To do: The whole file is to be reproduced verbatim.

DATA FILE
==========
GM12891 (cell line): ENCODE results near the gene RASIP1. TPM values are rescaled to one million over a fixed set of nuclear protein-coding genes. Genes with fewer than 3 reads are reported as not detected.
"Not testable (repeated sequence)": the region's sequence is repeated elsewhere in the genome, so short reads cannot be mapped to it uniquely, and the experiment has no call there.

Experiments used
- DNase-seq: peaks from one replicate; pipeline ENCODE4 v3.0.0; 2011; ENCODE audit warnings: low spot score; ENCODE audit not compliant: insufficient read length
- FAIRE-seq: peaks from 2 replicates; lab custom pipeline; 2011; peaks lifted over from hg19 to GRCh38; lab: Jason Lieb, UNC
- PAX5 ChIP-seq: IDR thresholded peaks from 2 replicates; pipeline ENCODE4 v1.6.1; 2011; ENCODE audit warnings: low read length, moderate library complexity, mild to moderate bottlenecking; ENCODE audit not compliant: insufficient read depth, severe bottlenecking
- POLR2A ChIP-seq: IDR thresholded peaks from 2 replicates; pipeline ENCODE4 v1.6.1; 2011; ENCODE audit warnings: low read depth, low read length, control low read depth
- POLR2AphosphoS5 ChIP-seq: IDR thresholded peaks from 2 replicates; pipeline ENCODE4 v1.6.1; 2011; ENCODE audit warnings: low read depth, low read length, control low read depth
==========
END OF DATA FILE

GM12891 (cell line): ENCODE results near the gene RASIP1. TPM values are rescaled to one million over a fixed set of nuclear protein-coding genes. Genes with fewer than 3 reads are reported as not detected.
"Not testable (repeated sequence)": the region's sequence is repeated elsewhere in the genome, so short reads cannot be mapped to it uniquely, and the experiment has no call there.

Experiments used
- DNase-seq: peaks from one replicate; pipeline ENCODE4 v3.0.0; 2011; ENCODE audit warnings: low spot score; ENCODE audit not compliant: insufficient read length
- FAIRE-seq: peaks from 2 replicates; lab custom pipeline; 2011; peaks lifted over from hg19 to GRCh38; lab: Jason Lieb, UNC
- PAX5 ChIP-seq: IDR thresholded peaks from 2 replicates; pipeline ENCODE4 v1.6.1; 2011; ENCODE audit warnings: low read length, moderate library complexity, mild to moderate bottlenecking; ENCODE audit not compliant: insufficient read depth, severe bottlenecking
- POLR2A ChIP-seq: IDR thresholded peaks from 2 replicates; pipeline ENCODE4 v1.6.1; 2011; ENCODE audit warnings: low read depth, low read length, control low read depth
- POLR2AphosphoS5 ChIP-seq: IDR thresholded peaks from 2 replicates; pipeline ENCODE4 v1.6.1; 2011; ENCODE audit warnings: low read depth, low read length, control low read depth